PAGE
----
How Technology Affects Social Skills
Keeping families connected with a safe phone
Cell phones, including cell phones for kids, are a lot like power tools: Both can be used to build or to demolish.
Remember how every ‘80s and ‘90s movie began? A group of kids would meet up, hop on their bicycles, and head out on an adventure. Back then, kids’ friendships worked that way. Getting together meant agreeing on a meeting time and location, and then spending the day exploring or getting into trouble. Imagine that same movie trope updated for today—a bunch of kids pull out their phones, sit on their own couches, and surf social media separately. No wonder that scene never seems to make the cut. Too often, the technologies meant to bring us together wind up pushing us apart. When smartphones aren’t used to build relationships, they wind up getting in the way. In this article, I will discuss a few trends I’ve noticed with how technology affects social skills in kids.
How Technology Affects Social Skills
Human interaction is like anything else: It takes practice to do well.
Online communication doesn’t seem to be an effective substitute. A study by the University of California, Los Angeles found that kids who spend a lot of time on technology struggle to read non-verbal emotional cues compared to kids who don’t spend time on technology. This can put kids at a disadvantage in school or work contexts that require nuanced communication.
Online interactions also promote “lazy” communication. Slang terms, emojis, and acronyms that look like Greek to parents are easier to text than fully developed sentences. As the habit sets in, communicating in professional ways becomes more difficult.
Blame social media: Many kids today would rather build lengthy lists of friends instead of a few, solid relationships. It’s a lot easier to brag about having a lot of followers online than it is to feel good about having someone to confide in.
The truth is, having the most friends feels an awful lot like having none at all. Your connections become little more than profile pictures. Real connections are much more fulfilling, not to mention that they’ll actually be there for you when times are tough.
It’s no coincidence that polarization wasn’t as bad before technology. The internet makes it easy to get in touch with people all over the world. The trouble is, most people use it to connect with people who make them feel comfortable — in other words, people like them.
Sure, it’s easy to surround yourself online with people who think just like you do. If nobody ever challenges you though, you won’t know how to deal with conflict. Differences will seem like threats rather than things to be celebrated. Real relationships promote empathy and diversity.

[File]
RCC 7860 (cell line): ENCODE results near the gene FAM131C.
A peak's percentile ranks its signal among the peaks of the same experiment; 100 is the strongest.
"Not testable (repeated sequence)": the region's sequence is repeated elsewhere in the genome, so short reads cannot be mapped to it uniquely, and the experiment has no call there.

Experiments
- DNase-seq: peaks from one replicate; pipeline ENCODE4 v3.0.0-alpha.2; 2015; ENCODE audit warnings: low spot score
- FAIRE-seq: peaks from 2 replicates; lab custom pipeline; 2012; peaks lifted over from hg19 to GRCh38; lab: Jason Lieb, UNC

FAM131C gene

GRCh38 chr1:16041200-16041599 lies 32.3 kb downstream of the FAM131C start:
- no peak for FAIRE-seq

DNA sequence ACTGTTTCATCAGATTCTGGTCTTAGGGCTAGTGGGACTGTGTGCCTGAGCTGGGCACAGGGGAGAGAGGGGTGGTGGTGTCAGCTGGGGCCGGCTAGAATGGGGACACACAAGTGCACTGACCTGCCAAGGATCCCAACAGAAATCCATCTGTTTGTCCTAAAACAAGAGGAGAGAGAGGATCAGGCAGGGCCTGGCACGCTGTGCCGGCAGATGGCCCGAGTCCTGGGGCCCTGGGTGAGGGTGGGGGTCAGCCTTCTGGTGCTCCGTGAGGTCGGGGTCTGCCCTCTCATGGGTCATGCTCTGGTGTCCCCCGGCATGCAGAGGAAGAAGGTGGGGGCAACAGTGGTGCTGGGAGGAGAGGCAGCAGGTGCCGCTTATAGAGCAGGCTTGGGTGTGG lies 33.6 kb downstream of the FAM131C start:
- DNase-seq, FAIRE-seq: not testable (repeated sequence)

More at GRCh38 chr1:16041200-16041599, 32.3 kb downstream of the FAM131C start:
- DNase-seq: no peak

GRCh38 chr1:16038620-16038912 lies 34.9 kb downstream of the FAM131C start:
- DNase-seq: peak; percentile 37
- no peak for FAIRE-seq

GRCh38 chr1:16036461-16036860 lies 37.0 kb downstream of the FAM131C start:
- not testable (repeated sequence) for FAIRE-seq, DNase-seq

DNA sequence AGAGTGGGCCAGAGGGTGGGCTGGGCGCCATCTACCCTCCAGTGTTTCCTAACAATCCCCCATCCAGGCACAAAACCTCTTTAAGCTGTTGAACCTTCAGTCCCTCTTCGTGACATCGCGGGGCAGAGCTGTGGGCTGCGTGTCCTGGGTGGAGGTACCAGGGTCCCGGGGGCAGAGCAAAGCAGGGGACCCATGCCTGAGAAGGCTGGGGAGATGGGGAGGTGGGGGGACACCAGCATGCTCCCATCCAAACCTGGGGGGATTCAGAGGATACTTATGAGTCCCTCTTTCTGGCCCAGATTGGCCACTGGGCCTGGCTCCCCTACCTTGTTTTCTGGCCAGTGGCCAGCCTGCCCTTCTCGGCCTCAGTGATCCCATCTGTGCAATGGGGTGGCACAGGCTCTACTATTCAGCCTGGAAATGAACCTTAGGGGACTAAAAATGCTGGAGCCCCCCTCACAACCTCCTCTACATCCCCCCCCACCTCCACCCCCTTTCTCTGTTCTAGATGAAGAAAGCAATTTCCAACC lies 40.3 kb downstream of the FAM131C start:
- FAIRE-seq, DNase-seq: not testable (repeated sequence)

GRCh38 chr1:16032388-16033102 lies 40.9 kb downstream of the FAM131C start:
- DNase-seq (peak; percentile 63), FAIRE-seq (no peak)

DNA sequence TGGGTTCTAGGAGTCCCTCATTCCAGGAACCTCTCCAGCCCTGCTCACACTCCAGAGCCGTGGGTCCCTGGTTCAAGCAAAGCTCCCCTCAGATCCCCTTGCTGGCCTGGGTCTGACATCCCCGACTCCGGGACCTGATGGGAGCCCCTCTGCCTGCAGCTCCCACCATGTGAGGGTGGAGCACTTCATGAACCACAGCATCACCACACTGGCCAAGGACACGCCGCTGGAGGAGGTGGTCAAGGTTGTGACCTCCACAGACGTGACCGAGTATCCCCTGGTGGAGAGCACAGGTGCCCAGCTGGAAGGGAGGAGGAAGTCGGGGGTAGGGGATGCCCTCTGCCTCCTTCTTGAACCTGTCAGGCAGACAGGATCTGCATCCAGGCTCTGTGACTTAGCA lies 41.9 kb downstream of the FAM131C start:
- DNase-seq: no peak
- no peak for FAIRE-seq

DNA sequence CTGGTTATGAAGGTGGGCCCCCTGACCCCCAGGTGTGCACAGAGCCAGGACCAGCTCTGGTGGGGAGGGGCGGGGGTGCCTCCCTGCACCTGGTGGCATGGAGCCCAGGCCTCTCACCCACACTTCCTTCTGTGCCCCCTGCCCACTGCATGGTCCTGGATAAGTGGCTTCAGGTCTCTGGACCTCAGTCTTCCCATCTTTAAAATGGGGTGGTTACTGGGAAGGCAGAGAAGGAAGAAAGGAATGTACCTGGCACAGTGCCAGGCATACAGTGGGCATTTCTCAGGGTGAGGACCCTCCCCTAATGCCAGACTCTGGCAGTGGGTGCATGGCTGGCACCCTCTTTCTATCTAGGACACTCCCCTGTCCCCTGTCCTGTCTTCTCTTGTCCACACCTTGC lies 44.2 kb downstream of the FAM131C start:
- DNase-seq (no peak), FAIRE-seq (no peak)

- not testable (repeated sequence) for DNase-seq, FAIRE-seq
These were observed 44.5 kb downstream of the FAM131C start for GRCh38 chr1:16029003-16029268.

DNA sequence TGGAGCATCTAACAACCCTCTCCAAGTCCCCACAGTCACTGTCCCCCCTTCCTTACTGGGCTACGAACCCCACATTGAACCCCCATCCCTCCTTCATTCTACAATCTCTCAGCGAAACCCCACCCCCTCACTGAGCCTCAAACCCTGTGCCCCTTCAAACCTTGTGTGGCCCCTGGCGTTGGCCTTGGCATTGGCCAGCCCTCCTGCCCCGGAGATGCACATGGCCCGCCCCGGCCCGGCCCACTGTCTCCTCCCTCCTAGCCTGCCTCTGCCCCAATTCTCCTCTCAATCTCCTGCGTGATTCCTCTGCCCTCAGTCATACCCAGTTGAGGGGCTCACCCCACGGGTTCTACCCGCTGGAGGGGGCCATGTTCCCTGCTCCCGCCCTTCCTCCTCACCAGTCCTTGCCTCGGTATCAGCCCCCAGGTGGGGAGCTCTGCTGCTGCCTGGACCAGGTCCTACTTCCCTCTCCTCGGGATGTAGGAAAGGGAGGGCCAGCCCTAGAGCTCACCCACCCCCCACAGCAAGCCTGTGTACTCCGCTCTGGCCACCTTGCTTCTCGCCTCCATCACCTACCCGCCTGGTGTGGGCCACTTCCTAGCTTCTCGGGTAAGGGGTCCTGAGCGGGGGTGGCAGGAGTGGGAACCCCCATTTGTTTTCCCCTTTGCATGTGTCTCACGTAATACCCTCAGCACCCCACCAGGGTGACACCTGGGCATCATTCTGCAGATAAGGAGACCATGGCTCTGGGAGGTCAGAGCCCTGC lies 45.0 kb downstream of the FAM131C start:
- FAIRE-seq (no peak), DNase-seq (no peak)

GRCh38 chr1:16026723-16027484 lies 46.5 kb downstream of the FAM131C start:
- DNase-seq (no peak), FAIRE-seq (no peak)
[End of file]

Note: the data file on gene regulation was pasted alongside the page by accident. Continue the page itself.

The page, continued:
What should you expect from your friends? That they’ll have your back on the playground? That when you forget to bring your lunch, they’ll share theirs with you?
For many kids, how technology affects social skills is by making relationships more transactional. No longer is friendship seen as a bond through thick and thin, but rather as a way to achieve a goal.
Friends aren’t friends because they help you achieve a certain Snapchat streak or because they “liked” a lot of your Facebook posts. These shallow relationships are easily broken.
Need for instant gratification
Technology has made it possible to get what we want when we want it. When we can send text messages in seconds, we can’t deal with it when someone takes a whole hour to respond to us.
Frankly, that’s a terrible lesson to teach kids. The good things in life take time. Real relationships are rarely built in months, much less minutes. Kids need to learn that patience is a virtue, and that problems do not arise out of nowhere.
Which is easier: Distracting yourself from a problem or actually dealing with it? Avoiding it, of course.
Technology simply make it too easy to ignore what’s going on in the world around you. This is at the root of one theory about the association between mental health issues and kids’ screen time: It’s not that smartphones themselves cause depression or anxiety, the thinking goes, but rather that kids overuse them to avoid facing those issues.
Kids simply aren’t mature enough yet to use tech for its intended purpose. Especially when they see their parents doing the same thing, they find it easier to escape.
When they can take part in a community online, kids may not feel a need to develop in-person relationships. They become content with all of their social interactions happening on a screen. This is another way that we see how technology affects social skills.
Isolating yourself from the world is a dangerous path. Many of the joys and opportunities of life simply can’t be experienced through a screen. Good luck getting fit, having a meaningful career, or starting a family.
Kids may not care about those priorities today. But down the road, they will, and they’ll be grateful that you pointed them in the right direction.
That direction isn’t in their pocket; it’s outside, where real life happens. Remind your kids of that, in case you haven’t recently.
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